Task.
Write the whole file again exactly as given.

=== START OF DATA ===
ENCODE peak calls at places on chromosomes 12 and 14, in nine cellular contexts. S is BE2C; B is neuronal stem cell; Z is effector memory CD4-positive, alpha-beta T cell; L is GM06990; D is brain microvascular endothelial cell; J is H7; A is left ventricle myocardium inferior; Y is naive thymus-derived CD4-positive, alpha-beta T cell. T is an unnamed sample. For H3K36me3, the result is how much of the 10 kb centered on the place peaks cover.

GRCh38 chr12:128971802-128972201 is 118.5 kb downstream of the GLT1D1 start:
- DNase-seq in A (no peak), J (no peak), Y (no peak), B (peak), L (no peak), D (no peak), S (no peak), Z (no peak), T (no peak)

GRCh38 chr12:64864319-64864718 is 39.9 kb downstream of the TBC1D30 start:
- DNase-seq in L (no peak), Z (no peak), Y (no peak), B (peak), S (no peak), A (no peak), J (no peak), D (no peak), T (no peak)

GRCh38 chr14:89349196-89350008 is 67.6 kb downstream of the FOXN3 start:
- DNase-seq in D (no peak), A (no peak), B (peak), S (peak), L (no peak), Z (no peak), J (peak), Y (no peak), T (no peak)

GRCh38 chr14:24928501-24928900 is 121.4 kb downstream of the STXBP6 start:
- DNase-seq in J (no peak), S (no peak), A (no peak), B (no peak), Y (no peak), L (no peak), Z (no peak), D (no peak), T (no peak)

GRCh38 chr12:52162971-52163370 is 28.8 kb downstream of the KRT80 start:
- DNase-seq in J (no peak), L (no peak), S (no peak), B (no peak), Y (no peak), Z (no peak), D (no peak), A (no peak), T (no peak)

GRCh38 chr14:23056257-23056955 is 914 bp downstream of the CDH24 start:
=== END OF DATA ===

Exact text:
ENCODE peak calls at places on chromosomes 12 and 14, in nine cellular contexts. S is BE2C; B is neuronal stem cell; Z is effector memory CD4-positive, alpha-beta T cell; L is GM06990; D is brain microvascular endothelial cell; J is H7; A is left ventricle myocardium inferior; Y is naive thymus-derived CD4-positive, alpha-beta T cell. T is an unnamed sample. For H3K36me3, the result is how much of the 10 kb centered on the place peaks cover.

GRCh38 chr12:128971802-128972201 is 118.5 kb downstream of the GLT1D1 start:
- DNase-seq in A (no peak), J (no peak), Y (no peak), B (peak), L (no peak), D (no peak), S (no peak), Z (no peak), T (no peak)

GRCh38 chr12:64864319-64864718 is 39.9 kb downstream of the TBC1D30 start:
- DNase-seq in L (no peak), Z (no peak), Y (no peak), B (peak), S (no peak), A (no peak), J (no peak), D (no peak), T (no peak)

GRCh38 chr14:89349196-89350008 is 67.6 kb downstream of the FOXN3 start:
- DNase-seq in D (no peak), A (no peak), B (peak), S (peak), L (no peak), Z (no peak), J (peak), Y (no peak), T (no peak)

GRCh38 chr14:24928501-24928900 is 121.4 kb downstream of the STXBP6 start:
- DNase-seq in J (no peak), S (no peak), A (no peak), B (no peak), Y (no peak), L (no peak), Z (no peak), D (no peak), T (no peak)

GRCh38 chr12:52162971-52163370 is 28.8 kb downstream of the KRT80 start:
- DNase-seq in J (no peak), L (no peak), S (no peak), B (no peak), Y (no peak), Z (no peak), D (no peak), A (no peak), T (no peak)

GRCh38 chr14:23056257-23056955 is 914 bp downstream of the CDH24 start: